Detección de huellas de sellos (sellos) en imágenes digitales con SIFT

I am working on an application that should determine if input image contain a stamp imprint and return its location. For RGB images I am using color segmentation and doing verification (with various shape factors), for grayscale image I thought that SIFT + verification would do the job, but using SIFT would only find those stamps(on input image) that I got in my database.

In ideal case it works really well, as shown on image bellow.

Higo. 1.

The problem occurs when input image contains a stamp that does not exist in database. First thing I did was checking if there would be any matching key points if I compare a similares stamp to the one on input image. In most cases there is no single matching key point and if there is some they rather refer to other parts of input image than a stamp, as shown in Fig. 2.:

Higo. 2.

I also tried to find a match between input and circle images as the stamps are circular, but circle image has very few key points, if any.

So I wonder if there is any different approach that will make SIFT a bit more useful in this exact case? I though about creating a matrix with all descriptors and key-points from my database and then looking for nearest euclidean distance between input image and matrix, but it probably wont work as there is a lot of matching key-points(unwanted) across the database (see Fig. 2.).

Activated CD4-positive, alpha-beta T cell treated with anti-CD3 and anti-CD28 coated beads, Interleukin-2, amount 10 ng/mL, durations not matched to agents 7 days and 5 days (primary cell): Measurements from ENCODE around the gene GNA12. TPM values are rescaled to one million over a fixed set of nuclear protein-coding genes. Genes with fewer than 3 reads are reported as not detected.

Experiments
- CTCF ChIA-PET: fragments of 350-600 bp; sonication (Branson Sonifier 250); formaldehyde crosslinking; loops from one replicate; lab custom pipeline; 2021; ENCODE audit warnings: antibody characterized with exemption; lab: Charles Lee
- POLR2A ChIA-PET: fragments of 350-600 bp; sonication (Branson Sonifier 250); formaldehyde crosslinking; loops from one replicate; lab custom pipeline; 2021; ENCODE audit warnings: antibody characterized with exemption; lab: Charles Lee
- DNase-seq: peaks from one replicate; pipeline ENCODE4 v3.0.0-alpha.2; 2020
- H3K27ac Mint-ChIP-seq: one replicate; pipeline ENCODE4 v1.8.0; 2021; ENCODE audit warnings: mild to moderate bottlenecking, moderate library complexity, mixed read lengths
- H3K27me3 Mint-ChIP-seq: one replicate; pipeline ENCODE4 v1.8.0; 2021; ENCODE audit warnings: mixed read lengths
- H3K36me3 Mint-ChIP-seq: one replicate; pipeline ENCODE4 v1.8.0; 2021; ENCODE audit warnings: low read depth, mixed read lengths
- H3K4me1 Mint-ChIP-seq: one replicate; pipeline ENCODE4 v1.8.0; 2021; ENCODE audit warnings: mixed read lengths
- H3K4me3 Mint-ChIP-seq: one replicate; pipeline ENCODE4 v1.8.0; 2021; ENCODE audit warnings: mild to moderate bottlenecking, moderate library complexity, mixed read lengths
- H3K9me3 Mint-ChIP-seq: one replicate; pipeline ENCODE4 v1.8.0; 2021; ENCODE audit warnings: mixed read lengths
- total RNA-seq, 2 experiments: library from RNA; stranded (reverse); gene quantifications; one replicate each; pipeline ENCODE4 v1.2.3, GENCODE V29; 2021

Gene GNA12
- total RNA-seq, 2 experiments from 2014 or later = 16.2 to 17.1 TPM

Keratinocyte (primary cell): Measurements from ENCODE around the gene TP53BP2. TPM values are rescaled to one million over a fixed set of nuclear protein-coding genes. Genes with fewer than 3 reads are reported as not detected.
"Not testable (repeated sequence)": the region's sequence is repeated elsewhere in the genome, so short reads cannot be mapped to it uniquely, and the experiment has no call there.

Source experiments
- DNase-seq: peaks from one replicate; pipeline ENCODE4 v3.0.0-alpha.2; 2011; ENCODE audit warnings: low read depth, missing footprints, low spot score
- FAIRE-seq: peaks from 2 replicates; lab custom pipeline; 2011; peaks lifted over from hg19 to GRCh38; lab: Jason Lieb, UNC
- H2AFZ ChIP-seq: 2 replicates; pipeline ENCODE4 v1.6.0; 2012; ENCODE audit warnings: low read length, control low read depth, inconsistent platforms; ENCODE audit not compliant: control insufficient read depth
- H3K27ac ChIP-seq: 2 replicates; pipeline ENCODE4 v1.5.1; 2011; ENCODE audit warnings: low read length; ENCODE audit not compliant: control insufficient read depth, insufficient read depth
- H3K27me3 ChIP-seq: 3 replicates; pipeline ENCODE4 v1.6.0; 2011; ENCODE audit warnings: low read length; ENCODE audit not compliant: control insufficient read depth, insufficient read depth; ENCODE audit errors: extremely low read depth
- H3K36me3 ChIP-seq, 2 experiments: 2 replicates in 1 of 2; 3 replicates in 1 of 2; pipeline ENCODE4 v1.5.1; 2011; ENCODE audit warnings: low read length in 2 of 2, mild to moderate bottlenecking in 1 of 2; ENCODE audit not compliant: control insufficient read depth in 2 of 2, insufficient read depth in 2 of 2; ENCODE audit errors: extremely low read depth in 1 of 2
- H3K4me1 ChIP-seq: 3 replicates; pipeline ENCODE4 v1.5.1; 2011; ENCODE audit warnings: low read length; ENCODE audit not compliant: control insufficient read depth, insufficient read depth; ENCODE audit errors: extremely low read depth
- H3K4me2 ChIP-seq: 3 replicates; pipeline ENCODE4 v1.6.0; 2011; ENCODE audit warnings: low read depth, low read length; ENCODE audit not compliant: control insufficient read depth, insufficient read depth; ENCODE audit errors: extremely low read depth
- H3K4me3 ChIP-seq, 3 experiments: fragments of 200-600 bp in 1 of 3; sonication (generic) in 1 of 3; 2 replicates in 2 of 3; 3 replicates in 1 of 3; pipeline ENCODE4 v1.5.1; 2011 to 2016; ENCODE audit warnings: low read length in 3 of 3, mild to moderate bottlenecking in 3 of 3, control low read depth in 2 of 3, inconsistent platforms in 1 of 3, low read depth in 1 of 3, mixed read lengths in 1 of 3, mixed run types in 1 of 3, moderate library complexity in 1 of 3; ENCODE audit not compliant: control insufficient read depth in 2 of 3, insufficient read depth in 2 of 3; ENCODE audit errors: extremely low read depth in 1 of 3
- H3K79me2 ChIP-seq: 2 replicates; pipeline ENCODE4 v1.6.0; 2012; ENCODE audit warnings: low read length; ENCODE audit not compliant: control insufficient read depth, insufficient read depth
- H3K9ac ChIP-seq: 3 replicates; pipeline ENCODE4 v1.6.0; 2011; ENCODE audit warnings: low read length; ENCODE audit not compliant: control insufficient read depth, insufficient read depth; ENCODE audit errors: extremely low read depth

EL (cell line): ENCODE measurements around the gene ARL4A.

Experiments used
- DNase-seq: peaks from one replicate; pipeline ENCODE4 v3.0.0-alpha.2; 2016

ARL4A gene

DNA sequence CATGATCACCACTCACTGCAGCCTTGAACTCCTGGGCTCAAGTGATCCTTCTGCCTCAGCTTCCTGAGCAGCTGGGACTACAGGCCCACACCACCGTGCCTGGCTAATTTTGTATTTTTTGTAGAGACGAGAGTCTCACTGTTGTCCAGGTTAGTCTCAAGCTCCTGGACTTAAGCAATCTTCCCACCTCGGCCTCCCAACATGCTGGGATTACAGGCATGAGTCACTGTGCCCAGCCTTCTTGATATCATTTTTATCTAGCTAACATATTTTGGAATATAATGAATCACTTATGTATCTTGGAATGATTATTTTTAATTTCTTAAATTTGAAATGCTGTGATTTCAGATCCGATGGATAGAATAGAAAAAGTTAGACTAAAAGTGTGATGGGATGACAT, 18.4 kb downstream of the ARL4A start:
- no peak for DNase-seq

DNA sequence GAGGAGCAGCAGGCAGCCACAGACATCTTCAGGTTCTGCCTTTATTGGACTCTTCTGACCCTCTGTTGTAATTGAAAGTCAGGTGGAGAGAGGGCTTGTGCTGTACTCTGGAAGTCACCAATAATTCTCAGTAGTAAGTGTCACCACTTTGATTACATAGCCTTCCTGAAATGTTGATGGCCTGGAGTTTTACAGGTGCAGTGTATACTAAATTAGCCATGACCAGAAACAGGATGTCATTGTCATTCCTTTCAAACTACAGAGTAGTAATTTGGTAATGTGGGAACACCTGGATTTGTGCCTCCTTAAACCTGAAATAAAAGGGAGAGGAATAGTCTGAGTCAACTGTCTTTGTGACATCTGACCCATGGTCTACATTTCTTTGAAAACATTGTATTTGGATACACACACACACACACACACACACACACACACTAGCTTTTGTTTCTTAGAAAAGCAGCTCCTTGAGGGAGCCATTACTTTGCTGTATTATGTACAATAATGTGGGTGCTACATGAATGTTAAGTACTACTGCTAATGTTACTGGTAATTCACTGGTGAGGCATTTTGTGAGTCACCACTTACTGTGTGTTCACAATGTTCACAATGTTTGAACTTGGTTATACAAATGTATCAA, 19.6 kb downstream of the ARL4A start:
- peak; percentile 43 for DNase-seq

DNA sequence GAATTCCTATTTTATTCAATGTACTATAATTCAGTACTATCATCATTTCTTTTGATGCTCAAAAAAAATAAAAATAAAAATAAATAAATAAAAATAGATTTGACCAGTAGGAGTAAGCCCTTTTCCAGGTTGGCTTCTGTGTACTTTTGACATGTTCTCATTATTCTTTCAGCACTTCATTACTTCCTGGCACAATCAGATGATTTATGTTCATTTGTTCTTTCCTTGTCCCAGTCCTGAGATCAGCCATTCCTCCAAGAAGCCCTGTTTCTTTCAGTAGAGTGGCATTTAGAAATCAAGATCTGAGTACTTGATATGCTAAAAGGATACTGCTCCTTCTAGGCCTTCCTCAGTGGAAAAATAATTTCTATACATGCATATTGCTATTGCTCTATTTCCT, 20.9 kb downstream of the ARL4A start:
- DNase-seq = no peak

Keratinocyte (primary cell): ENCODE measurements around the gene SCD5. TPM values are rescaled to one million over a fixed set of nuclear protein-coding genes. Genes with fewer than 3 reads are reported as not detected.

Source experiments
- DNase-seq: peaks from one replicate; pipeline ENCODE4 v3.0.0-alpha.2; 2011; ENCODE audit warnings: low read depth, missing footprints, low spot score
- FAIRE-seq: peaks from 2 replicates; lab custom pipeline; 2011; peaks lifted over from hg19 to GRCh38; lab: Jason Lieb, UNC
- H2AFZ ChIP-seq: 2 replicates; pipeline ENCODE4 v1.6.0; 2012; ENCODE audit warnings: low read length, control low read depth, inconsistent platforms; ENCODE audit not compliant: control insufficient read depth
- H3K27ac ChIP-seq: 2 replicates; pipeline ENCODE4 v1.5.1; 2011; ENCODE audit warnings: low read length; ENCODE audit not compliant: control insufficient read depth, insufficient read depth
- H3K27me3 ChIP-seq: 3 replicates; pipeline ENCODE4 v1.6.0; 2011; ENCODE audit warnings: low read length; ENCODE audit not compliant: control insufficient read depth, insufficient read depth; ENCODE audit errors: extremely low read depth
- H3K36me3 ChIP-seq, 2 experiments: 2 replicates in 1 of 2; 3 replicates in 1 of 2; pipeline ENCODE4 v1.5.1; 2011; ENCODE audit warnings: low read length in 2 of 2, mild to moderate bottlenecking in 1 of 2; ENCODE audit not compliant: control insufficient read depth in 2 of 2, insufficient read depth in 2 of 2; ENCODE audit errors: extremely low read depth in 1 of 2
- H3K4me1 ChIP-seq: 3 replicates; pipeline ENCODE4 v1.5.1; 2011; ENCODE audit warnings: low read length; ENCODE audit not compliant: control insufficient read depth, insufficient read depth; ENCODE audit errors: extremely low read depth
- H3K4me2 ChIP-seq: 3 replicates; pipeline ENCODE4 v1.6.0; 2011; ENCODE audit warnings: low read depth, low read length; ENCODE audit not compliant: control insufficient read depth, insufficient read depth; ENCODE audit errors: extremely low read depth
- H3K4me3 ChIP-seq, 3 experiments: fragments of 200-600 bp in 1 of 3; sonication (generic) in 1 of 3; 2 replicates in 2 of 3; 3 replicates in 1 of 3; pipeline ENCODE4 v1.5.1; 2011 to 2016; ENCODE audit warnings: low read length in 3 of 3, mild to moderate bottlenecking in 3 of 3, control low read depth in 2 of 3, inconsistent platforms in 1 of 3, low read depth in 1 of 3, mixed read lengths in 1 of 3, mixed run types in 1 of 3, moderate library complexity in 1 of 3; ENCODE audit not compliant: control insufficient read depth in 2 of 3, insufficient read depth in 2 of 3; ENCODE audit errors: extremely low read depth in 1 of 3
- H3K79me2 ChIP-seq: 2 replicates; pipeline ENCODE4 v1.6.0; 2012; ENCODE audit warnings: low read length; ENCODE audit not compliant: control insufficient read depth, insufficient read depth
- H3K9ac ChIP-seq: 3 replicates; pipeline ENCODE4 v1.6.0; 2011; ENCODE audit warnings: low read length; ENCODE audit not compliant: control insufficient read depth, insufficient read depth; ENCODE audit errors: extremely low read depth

I'm working with Matlab and tried both VLFeat and D. Lowe SIFT implementations.


So I found a way to force SIFT to compute descriptors for user defined points on an image. My test image contained a circle, then the descriptors were computed and matched against input images, including the one under Fig 1 and 2. This process was repeated for scales from 0 to 10. Unfortunately it didn't help too.

preguntado el 31 de julio de 12 a las 14:07

If all your stamps are round, I would actually start with a Hough transform to find circles. Then you can take just the candidate areas and compare them to your actual stamp images. I imagine you might be able to train an SVM or something to deal with it. -

2 Respuestas

This is only a first hint and not a full answer to the SIFT questions.

My impression is that detecting a circle by matching it against an image of a circle via SIFT is not the best approach, especially if the circle you want to detect has some unknown texture inside.

The textbook algorithm for circle detection would be Transformación de Hough, which is mostly used for line detection but does work for any kind of shape which can be described by a low number of parameters (colleagues tell me things get nasty above 3, but a circle just has X,Y and r). There are several implementaciones in file exchange, the link is just to one example. Hough circle detection requires you to put an upper bound on the radii you want to detect, but this seems ok for your application.

From the examples you provided it looks like you should get quite far if you can detect circles reliably.

Respondido 02 ago 12, 13:08

Thanks for your answer. I know about Hough transform, but the original idea was to use SIFT as it is scale-invariant in contrast to Hough transform, which make it resource hungry. However if I fail to come up with any idea I am going to use Hough transform, I would also give Harris corner detector a go. Another disadvantage of Hough transform is that I am detecting also square, rectangle, triangle, oval stamps. There is also a group of irregularly shaped stamps so there is no way they could be described. - sowizz